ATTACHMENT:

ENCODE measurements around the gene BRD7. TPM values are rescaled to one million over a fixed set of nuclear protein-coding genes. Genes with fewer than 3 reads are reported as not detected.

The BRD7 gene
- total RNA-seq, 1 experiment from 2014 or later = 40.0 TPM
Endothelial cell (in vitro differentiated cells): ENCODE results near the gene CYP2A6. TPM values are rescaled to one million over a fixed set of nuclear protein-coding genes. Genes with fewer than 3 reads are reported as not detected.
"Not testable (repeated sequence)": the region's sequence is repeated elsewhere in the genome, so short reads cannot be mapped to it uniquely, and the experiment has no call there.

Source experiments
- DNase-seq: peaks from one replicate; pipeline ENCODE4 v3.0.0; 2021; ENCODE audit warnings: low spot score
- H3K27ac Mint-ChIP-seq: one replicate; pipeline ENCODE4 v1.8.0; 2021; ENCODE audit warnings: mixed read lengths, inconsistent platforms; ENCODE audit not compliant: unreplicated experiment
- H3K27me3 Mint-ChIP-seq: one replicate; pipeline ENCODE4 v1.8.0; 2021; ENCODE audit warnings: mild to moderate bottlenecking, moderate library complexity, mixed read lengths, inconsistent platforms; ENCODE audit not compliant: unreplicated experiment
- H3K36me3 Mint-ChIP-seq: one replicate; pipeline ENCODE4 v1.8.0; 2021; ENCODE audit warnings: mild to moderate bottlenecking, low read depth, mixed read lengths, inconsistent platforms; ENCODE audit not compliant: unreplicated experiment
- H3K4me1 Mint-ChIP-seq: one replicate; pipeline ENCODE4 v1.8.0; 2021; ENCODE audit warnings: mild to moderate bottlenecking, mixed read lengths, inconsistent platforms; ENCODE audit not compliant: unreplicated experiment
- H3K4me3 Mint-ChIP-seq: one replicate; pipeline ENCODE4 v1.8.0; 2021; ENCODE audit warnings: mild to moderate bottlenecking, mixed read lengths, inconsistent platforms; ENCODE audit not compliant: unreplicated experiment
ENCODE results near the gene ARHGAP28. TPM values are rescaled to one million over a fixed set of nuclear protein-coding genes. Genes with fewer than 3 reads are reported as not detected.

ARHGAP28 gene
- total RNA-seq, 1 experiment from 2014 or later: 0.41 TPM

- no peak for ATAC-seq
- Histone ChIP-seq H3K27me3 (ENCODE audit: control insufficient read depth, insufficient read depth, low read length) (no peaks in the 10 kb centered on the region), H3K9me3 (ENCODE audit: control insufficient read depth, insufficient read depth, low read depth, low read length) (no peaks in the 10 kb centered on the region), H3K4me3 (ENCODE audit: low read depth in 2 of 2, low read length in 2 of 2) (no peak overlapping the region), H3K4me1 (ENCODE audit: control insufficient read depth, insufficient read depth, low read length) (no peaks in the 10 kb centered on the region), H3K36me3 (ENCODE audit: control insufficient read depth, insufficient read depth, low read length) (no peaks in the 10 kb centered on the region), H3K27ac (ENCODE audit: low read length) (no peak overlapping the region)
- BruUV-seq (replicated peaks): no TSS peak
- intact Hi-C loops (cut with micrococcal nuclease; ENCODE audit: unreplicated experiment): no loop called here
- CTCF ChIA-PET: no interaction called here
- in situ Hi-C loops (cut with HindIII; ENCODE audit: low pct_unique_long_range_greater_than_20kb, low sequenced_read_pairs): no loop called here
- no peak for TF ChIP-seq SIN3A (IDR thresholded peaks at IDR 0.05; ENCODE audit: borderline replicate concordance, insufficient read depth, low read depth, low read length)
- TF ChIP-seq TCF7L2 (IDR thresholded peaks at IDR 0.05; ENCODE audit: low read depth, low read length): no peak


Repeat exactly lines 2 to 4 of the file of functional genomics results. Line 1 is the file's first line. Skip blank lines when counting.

The BRD7 gene
- total RNA-seq, 1 experiment from 2014 or later = 40.0 TPM
Endothelial cell (in vitro differentiated cells): ENCODE results near the gene CYP2A6. TPM values are rescaled to one million over a fixed set of nuclear protein-coding genes. Genes with fewer than 3 reads are reported as not detected.